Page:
Adapting the “Benny Hill” idea-sorting method for remote design thinking workshops

Kick-off your workshop using our favorite in-person method, an idea “dance” that brings the best ideas to the forefront in a fun, group-friendly, and *now* remote-friendly way.

Abi Schreider
7 min readNov 16, 2021

Co-written by Molly Oberholtzer, Josiane Longhi Siqueira and Molly Oberholtzer. Miro board illustrations by Annika Plura.

As user experience and service designers at denkwerk, we often use workshops to create stakeholder alignment at various stages of end-to-end product design. Within these workshops, a common theme is ideation. After generating many ideas, we typically proceed with some sort of sorting or voting mechanism. Reviewing the ideas, everyone decides with collective input, which are the best to proceed with. Now, when you have a lot of ideas and not so much time, this can be a challenge. This challenge is perfectly suited to the “Benny Hill” method.

Before Covid times, the three of us had experienced this really engaging idea sorting method at a Government Service Jam in Düsseldorf. We instantly appreciated how it was a fun and easy way to find out which ideas participants were keen to work on. It was easy to then create groups around those top ideas. While planning the Cologne Service Jam we knew we wanted to use this fun and efficient method, but we faced the challenge, how to do it remotely?

In this article we will present what this method is, how it works in person, how to adapt it for remote, and finally, what are the do’s and don’ts for running it yourself! Plus, a link to the miro template is included 💪 😎

The Benny Hill (“Thirty Five”) Method

The original method was adapted and created by the fellows behind #TISSD, and they also happen to be the creators of the Global Jams, so really, all hat tips go to these guys, because this method is really great to form teams easily and dynamically.

Why use it

As Jam facilitators we know that the first ideas are not the heart of a jam, instead, fun teamwork is, and our job is to facilitate an environment and activities that encourage that. This method gets everyone’s opinions on ideas, is social, and still ensures that all ideas are exchanged and evaluated. It is good when you have a lot to choose from, and you also want to prevent idea ownership! The act of swapping ideas already helps participants to form a co-ownership perspective.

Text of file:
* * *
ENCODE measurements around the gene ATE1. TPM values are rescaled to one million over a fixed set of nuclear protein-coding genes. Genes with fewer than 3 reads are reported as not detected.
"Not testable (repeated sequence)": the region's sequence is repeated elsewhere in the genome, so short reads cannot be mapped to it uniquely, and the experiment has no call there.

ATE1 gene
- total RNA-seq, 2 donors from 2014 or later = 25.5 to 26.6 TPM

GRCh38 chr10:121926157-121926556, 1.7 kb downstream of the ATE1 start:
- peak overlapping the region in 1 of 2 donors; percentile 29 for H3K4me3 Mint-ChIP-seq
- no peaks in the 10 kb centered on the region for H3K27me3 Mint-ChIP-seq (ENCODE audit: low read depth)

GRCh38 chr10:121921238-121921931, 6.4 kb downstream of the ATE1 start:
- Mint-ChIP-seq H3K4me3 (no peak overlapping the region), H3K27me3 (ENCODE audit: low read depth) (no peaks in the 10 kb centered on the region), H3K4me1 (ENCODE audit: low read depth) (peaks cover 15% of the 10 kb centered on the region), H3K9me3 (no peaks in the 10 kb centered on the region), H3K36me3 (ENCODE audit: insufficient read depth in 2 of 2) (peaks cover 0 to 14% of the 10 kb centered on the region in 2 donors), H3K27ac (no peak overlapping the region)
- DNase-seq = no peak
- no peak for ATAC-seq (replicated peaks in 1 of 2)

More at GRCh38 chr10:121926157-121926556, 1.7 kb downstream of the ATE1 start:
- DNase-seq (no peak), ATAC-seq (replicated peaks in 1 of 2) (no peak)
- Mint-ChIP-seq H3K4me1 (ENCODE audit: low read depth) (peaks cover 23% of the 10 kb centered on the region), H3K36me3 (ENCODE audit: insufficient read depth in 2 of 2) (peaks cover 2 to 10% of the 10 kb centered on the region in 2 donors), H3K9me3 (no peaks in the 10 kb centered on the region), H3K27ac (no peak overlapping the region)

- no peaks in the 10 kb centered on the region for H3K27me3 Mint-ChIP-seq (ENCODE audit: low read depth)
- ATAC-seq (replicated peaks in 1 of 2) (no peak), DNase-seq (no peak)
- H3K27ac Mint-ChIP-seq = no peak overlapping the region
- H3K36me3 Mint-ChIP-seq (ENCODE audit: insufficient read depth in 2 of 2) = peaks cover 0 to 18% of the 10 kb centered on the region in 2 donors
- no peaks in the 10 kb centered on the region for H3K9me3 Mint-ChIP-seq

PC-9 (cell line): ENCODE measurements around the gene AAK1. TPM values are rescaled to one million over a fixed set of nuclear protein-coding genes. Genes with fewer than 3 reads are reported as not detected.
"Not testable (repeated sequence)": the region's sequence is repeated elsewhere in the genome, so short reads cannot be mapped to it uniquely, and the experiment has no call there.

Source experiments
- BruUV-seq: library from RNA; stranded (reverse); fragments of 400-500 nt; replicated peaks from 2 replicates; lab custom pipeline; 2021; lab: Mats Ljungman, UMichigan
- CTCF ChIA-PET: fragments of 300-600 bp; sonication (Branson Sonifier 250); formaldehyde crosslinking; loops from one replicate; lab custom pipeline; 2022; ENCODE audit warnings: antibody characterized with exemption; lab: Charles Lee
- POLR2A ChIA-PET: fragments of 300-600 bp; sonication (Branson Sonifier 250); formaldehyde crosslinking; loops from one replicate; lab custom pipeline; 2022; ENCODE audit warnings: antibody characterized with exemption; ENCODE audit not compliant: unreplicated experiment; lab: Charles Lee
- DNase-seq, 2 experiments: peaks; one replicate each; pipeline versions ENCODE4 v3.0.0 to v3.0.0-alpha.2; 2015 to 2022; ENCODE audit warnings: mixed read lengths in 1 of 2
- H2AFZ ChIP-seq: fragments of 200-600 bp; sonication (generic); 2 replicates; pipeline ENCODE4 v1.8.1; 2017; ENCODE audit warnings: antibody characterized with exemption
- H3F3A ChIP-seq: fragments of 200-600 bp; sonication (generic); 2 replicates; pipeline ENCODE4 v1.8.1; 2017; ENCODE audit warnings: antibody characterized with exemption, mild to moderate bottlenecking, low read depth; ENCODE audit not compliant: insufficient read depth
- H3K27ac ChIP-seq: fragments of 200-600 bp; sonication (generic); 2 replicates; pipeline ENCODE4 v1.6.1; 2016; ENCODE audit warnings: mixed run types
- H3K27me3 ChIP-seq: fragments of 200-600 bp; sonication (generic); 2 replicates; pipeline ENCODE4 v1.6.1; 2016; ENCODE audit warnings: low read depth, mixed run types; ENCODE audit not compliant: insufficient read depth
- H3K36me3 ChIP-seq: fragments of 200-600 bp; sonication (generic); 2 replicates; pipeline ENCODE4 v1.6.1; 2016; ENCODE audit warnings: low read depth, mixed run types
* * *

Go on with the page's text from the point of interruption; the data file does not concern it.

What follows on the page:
When to use it

Use this after you have created many ideas within a group, and you want to narrow down the options to the group favorites. It is especially good if the next step is breaking into groups or remixing ideas into the next steps.

How to use it (in person)

  1. Each participant gets an A4 piece of paper and sketches out (in 5 minutes) one idea of a service that they would like to develop.
  2. Start the music* to signal that participants should “dance” (really just moving!) around the room. While they move, they swap their paper with each person they cross paths with, doing it again, and again.
  3. When the music stops teams of 2 are formed and as a team they present and compare whichever ideas they are holding at that time. Each pair has 5 votes in total, to divide between the two ideas. They can decide to give all 5 votes to one idea or divide them. (like 4–1 or 3–2).
  4. Participants write down the votes each idea gets on the back of the idea paper, and signal they are done. When the music starts again, the ideas continue to be passed around, and this is repeated for at least 3 more rounds.
  5. At the end of the 3rd round, each participant counts the votes of the idea they are holding and share the score with the group. Ideas with the highest scores are listed on a whiteboard or in a clear space so everyone can see them.
  6. Next, the participants whose ideas got the most votes present them to the bigger group, taking a minute to pitch or explain the concept. After presenting, participants assign themselves to the ideas they are most interested in.

👏🏻 And ta-da, groups are made!

*Listen to the original soundtrack here (although we advise you to play another music for the remote version).

The Benny Hill Method (remote)